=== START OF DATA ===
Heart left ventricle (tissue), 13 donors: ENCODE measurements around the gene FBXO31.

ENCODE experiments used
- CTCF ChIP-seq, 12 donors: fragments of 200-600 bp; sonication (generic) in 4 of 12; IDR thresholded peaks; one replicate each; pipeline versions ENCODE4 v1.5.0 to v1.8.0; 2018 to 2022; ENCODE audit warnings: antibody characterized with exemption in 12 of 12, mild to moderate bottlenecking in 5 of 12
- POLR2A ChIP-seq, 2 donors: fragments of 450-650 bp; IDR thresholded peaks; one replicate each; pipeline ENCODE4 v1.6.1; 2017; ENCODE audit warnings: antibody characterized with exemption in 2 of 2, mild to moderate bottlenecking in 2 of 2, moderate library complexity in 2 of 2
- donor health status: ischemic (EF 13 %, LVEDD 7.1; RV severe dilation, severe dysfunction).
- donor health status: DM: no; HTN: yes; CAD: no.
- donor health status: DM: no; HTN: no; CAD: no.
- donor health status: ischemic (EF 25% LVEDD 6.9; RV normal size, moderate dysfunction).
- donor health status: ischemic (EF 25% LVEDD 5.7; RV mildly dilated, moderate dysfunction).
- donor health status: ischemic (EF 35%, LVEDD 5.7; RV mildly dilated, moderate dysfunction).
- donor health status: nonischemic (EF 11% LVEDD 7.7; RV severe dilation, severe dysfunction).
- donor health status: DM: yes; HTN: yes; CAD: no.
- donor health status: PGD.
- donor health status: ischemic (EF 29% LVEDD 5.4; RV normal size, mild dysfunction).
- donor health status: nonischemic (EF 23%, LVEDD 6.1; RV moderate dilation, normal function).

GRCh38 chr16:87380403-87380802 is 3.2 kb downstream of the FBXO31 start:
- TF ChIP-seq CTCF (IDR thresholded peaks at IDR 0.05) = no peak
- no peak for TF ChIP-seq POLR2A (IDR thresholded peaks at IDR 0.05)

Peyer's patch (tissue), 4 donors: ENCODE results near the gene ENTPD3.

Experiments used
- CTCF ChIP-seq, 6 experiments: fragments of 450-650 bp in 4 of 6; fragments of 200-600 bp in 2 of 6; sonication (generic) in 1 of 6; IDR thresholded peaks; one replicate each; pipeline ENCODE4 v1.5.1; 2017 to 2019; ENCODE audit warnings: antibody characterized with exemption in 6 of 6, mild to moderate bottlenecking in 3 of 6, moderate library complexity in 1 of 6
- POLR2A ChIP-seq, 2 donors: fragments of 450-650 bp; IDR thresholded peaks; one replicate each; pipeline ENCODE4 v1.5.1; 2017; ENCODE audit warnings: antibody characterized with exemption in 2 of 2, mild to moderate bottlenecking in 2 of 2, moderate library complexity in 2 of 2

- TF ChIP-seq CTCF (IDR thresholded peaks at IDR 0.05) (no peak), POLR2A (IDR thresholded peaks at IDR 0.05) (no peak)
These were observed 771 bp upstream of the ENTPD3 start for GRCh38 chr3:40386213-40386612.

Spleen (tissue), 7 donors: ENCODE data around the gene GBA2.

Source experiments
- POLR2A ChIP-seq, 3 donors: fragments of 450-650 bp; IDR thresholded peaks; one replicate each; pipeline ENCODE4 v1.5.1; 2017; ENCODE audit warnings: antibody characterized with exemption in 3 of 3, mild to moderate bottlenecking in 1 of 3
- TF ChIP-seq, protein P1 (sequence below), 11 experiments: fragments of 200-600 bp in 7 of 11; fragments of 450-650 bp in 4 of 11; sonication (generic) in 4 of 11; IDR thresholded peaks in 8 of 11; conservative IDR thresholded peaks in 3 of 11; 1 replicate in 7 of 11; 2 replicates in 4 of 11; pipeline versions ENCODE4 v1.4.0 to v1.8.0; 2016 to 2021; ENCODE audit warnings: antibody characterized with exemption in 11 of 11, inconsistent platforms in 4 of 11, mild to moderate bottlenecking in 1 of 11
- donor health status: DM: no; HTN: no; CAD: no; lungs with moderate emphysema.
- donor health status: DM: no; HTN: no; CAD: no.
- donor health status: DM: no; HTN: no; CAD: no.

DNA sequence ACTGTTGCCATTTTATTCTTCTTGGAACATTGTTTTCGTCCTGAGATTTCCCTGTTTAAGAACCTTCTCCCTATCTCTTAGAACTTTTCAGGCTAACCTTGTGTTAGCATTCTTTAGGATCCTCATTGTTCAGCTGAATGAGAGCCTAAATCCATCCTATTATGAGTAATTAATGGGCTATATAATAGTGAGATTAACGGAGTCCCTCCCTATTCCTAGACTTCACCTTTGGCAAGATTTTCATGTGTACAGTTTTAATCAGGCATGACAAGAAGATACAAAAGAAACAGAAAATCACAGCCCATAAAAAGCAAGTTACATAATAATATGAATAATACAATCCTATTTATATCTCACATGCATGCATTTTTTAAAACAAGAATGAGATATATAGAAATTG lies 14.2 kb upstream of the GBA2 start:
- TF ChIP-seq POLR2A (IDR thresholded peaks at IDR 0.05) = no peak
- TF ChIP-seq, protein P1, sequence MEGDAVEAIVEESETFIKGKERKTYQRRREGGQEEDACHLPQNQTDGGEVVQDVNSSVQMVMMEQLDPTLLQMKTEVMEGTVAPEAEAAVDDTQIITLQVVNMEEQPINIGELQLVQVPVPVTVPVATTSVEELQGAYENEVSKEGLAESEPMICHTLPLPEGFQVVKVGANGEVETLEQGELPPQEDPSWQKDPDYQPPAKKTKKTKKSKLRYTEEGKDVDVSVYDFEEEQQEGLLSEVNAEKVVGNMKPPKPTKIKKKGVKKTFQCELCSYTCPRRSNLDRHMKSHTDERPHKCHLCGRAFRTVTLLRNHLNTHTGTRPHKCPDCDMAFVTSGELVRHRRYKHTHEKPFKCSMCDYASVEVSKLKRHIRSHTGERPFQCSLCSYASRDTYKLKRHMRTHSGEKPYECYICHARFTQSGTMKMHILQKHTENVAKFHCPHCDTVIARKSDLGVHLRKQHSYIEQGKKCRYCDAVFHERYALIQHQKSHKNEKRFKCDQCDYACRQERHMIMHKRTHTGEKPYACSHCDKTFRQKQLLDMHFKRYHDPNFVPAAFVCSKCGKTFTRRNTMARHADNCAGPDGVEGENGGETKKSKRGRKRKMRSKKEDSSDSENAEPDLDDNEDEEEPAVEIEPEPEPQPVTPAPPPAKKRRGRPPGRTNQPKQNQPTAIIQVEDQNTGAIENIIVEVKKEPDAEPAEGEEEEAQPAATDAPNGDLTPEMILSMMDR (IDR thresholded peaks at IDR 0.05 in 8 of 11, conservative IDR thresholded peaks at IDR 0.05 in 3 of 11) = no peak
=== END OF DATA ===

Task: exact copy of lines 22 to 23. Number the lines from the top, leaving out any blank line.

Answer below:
- POLR2A ChIP-seq, 2 donors: fragments of 450-650 bp; IDR thresholded peaks; one replicate each; pipeline ENCODE4 v1.5.1; 2017; ENCODE audit warnings: antibody characterized with exemption in 2 of 2, mild to moderate bottlenecking in 2 of 2, moderate library complexity in 2 of 2

- TF ChIP-seq CTCF (IDR thresholded peaks at IDR 0.05) (no peak), POLR2A (IDR thresholded peaks at IDR 0.05) (no peak)